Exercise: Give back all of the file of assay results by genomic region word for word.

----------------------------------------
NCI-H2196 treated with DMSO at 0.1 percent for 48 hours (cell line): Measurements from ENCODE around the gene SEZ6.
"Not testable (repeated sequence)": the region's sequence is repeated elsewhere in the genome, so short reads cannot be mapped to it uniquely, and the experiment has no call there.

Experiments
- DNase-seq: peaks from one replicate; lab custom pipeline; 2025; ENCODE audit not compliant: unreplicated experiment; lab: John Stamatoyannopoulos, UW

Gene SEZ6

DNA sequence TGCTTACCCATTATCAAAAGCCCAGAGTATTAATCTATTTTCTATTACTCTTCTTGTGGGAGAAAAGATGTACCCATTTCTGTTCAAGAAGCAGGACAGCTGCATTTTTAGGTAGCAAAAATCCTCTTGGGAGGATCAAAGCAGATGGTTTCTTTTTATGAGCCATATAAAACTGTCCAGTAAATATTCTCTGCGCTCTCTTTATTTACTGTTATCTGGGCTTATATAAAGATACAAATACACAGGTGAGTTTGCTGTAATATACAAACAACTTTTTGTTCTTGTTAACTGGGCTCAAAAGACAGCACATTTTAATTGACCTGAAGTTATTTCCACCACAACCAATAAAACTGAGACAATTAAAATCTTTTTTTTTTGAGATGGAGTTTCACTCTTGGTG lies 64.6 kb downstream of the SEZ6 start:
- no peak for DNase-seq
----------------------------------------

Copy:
NCI-H2196 treated with DMSO at 0.1 percent for 48 hours (cell line): Measurements from ENCODE around the gene SEZ6.
"Not testable (repeated sequence)": the region's sequence is repeated elsewhere in the genome, so short reads cannot be mapped to it uniquely, and the experiment has no call there.

Experiments
- DNase-seq: peaks from one replicate; lab custom pipeline; 2025; ENCODE audit not compliant: unreplicated experiment; lab: John Stamatoyannopoulos, UW

Gene SEZ6

DNA sequence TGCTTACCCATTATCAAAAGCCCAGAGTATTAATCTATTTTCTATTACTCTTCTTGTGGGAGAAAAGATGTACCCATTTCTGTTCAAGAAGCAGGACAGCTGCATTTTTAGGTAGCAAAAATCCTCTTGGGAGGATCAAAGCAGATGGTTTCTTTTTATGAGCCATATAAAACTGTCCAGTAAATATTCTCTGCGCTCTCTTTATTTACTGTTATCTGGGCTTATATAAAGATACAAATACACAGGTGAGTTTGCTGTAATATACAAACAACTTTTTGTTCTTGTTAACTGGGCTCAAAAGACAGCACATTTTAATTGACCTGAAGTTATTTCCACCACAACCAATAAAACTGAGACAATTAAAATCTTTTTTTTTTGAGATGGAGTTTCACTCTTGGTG lies 64.6 kb downstream of the SEZ6 start:
- no peak for DNase-seq